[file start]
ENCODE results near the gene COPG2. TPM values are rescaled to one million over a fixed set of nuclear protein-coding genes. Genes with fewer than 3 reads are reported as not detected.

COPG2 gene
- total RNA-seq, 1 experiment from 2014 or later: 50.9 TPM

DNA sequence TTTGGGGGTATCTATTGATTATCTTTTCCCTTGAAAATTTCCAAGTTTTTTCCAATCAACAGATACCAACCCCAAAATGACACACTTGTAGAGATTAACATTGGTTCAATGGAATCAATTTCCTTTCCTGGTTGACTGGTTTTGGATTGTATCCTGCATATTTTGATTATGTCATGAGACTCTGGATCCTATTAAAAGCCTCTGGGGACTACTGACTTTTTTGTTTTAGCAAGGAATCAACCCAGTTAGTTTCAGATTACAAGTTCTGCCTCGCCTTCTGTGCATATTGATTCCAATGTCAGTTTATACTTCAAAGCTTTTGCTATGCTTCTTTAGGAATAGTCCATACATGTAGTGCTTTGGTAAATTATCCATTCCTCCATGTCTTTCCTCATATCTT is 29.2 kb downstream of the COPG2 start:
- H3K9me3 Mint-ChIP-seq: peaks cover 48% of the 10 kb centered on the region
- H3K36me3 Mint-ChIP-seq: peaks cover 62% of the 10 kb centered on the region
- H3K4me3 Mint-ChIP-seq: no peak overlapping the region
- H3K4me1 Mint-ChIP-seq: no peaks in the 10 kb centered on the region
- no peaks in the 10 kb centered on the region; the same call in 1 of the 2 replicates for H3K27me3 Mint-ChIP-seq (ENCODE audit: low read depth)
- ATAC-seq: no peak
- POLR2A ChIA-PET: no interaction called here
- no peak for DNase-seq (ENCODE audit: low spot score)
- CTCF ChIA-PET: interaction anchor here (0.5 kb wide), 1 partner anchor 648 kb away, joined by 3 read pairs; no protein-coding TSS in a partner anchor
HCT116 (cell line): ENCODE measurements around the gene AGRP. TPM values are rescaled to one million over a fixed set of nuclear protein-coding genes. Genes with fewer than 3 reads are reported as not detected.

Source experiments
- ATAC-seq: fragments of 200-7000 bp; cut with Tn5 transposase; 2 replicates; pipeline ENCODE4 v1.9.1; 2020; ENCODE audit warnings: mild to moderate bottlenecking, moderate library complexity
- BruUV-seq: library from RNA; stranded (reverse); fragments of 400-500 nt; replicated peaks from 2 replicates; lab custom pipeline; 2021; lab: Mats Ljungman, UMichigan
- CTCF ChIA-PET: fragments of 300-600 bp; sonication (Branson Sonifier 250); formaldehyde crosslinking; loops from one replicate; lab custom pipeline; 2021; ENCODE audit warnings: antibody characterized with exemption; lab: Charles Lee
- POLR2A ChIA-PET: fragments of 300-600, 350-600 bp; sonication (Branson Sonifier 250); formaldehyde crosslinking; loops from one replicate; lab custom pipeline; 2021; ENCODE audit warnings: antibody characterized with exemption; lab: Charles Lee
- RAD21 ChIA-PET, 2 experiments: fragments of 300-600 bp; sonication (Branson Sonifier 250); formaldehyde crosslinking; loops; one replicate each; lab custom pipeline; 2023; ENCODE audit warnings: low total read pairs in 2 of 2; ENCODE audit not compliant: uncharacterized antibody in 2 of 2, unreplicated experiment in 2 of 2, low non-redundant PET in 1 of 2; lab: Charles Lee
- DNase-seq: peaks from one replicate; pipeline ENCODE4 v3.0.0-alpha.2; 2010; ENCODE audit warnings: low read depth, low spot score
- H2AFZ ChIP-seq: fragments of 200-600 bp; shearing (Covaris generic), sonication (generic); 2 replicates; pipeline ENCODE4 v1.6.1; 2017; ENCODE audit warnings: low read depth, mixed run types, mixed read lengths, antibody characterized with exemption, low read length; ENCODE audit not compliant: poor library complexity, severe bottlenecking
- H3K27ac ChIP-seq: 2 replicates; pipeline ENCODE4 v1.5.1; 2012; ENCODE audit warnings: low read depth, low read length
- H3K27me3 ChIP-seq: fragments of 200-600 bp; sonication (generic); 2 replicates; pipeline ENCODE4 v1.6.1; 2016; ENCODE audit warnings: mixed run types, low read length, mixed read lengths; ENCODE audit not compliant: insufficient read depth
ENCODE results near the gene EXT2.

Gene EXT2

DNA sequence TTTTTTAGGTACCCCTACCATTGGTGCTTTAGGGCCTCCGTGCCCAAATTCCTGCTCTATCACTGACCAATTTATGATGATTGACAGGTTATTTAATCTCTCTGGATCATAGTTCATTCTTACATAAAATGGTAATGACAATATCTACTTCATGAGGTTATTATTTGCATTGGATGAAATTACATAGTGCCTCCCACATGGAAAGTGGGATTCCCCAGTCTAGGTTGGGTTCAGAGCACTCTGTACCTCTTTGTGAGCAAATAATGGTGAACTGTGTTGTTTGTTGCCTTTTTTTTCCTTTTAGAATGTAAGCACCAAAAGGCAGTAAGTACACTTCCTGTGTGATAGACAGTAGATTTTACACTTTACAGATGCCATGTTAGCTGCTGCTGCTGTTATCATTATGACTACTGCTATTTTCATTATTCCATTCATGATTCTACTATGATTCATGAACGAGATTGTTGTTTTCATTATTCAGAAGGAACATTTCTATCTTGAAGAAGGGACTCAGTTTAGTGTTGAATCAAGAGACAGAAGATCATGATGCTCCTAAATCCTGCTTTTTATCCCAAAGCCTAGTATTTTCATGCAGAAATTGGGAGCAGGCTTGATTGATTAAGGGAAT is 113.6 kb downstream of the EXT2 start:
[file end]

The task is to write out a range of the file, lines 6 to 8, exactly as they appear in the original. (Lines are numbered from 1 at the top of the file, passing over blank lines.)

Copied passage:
- H3K36me3 Mint-ChIP-seq: peaks cover 62% of the 10 kb centered on the region
- H3K4me3 Mint-ChIP-seq: no peak overlapping the region
- H3K4me1 Mint-ChIP-seq: no peaks in the 10 kb centered on the region